Expansion of Riverbend will have adverse effects on environment, quality of life

Blissfully and determinably ignorant, two out of the three Yamhill County commissioners (the third recused herself) approved a zone change to allow a non-farmable dump to be zoned farm land so that farmable farm land could be converted to a non-farmable dump.

Being curious what was considered in their decision, I took the morning of Jan. 16 off from work to hear the staff report and decision by the Yamhill County commissioners. Mike Brandt made a minimal presentation, stating that there is “good cause” to either approve or deny the application, but if the application is approved, he recommended that it include a condition for some type of green technology down the road.

Notably absent in any of the comments by the staff or the two commissioners was any recognition at all of the seismic, environmental, flood zone, safety, land use and social issues that have been raised. Even the near unanimous concerns of the Willamette Valley Wineries Association got snuffed.

Apparently, Yamhill County, its legal department, planning staff and commissioners, really feel that placing a landfill in a flood plain, environment concerns, seismic stability, worker safety and the potential for a future environmental damage have no place in any discussion of zoning and land use. I find this disturbing. Of course, if they allowed that discussion, everyone would realize that they have already created a major problem.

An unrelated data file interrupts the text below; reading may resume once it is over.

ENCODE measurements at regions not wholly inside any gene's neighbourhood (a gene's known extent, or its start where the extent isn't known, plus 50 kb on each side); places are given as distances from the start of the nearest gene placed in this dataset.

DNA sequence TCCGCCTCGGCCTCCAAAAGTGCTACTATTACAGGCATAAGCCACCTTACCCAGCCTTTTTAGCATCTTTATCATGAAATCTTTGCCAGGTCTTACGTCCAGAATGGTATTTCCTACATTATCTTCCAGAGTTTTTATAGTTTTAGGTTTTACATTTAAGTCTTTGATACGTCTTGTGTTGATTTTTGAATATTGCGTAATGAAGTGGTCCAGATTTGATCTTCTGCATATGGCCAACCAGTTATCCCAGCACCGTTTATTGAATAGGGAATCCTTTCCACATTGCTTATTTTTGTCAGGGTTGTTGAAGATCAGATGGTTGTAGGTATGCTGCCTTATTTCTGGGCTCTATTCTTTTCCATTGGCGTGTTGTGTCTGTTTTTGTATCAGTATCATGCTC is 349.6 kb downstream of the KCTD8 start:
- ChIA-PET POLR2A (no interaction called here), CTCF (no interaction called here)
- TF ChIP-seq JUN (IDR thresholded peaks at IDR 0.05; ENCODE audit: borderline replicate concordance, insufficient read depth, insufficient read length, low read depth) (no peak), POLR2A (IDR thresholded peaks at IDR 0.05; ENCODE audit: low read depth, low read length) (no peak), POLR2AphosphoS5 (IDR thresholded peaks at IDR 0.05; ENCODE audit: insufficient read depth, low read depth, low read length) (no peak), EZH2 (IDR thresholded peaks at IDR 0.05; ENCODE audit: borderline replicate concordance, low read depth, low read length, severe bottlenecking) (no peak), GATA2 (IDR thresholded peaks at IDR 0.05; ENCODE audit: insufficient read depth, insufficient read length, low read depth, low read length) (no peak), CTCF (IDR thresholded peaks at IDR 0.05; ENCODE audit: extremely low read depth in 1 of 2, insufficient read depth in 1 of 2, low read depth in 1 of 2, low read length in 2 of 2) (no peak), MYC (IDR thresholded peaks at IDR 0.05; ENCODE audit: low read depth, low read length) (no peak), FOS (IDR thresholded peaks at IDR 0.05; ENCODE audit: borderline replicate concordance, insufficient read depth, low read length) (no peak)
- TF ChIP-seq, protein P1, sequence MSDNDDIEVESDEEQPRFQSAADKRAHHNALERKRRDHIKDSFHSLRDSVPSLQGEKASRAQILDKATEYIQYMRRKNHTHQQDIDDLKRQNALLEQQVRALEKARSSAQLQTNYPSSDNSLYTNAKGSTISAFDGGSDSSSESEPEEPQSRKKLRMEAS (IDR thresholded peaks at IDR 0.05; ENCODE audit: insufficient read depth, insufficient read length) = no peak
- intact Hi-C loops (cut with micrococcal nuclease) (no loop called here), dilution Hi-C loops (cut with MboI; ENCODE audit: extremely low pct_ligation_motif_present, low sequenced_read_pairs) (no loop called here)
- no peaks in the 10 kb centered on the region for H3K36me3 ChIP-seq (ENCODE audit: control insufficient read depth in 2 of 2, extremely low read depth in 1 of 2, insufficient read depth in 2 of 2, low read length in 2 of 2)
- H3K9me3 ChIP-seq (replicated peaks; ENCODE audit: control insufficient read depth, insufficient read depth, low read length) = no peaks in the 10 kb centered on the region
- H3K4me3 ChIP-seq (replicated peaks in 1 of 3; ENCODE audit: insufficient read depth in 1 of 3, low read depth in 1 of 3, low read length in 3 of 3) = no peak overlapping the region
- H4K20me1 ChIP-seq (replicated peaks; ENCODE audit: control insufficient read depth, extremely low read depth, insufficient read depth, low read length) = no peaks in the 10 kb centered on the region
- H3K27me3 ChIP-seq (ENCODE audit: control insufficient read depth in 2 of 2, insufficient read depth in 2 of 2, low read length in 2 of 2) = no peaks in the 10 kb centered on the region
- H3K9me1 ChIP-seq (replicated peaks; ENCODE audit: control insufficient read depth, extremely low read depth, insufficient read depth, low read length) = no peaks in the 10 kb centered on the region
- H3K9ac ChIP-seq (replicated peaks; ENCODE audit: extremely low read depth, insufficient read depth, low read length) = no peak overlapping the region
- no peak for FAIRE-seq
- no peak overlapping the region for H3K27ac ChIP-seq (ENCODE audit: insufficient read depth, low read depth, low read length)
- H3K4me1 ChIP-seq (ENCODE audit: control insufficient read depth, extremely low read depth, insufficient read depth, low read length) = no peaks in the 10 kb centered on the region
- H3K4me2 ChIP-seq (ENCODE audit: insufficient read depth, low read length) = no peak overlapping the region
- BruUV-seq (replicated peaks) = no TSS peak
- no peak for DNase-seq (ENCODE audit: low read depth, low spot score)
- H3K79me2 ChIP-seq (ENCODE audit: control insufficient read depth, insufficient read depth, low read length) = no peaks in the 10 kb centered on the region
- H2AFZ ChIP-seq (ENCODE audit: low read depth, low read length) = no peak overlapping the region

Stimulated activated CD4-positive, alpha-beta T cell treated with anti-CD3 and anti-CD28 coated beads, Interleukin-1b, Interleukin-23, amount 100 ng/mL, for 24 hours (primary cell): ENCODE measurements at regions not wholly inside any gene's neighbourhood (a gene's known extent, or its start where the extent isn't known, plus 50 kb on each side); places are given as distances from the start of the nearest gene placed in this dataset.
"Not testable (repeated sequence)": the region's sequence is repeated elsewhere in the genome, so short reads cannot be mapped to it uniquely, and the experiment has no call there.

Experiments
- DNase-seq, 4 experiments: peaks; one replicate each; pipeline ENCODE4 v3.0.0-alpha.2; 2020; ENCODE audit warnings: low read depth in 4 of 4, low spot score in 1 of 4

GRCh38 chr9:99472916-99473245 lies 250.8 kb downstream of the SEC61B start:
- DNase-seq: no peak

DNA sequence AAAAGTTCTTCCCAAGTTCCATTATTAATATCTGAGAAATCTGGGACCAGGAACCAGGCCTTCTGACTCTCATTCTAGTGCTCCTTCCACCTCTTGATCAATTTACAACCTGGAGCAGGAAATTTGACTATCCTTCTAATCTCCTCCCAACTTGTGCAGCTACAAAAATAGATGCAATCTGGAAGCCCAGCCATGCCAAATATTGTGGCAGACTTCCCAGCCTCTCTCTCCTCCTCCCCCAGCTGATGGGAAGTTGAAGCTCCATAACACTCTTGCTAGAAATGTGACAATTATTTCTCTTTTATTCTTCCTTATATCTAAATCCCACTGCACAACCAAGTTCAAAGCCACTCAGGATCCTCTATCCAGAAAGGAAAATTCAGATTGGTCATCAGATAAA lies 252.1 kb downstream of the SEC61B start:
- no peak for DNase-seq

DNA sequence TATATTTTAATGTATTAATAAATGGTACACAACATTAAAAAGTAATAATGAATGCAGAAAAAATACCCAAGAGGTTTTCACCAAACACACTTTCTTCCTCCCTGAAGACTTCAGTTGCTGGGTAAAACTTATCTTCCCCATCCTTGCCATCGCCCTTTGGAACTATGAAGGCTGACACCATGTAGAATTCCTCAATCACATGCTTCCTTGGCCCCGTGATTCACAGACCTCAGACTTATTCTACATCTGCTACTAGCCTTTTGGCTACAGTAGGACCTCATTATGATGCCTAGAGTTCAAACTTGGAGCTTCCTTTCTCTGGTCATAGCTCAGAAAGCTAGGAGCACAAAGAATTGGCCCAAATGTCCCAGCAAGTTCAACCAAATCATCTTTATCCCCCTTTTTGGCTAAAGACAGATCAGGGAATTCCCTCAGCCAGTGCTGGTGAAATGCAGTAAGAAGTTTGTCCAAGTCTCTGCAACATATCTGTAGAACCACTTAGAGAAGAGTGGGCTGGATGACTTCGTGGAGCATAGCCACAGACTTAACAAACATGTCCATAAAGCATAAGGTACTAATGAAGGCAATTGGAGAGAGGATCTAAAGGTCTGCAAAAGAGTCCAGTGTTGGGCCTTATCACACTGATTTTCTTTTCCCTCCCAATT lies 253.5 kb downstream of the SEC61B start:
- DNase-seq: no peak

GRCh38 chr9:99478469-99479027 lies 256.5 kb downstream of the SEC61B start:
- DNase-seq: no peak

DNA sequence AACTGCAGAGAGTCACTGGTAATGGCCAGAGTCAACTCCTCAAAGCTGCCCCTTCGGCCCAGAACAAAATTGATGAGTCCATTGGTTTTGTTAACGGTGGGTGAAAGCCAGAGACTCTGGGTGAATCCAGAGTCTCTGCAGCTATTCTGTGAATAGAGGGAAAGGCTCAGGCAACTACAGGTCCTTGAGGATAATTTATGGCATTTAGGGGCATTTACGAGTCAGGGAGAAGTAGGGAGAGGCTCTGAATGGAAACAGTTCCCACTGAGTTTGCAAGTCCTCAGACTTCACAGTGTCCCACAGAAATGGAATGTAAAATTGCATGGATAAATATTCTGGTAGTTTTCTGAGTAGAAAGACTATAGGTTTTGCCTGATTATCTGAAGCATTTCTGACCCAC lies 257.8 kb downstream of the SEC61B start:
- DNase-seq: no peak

This time, expansion of the landfill “will be in your face.” The long axis of the addition will be 2,200 feet along Highway 18, so you will have more opportunity to view it up close and smell it. Riverbend’s excavation needs for daily and final cover will likely affect more than the land approved for the footprint. The landfill’s exposure to flood waters of the South Yamhill River will increase 50 percent.

The McMinnville City Council realized that we have a problem. They wrote the Yamhill County commissioners a formal letter stating: “We had hoped to see a vote for denial of the zone change.” It further stated that they are ... “increasingly concerned that continued operation and growth of the Riverbend Landfill (is) contrary to sustaining a high quality of life for the current and future citizens and children of McMinnville.”

McMinnville set the standard, now it is time that other cities, organizations, clubs and community groups follow McMinnville’s footsteps and write their own letters to the commissioners. Yamhill County’s legal and planning staff, along with the commissioners, need to take off their blinders, recognize the problems and move to reconsider, so that Riverbend Landfill can be put to sleep.

Leonard Rydell is a Newberg resident and engineer

Contract Publishing

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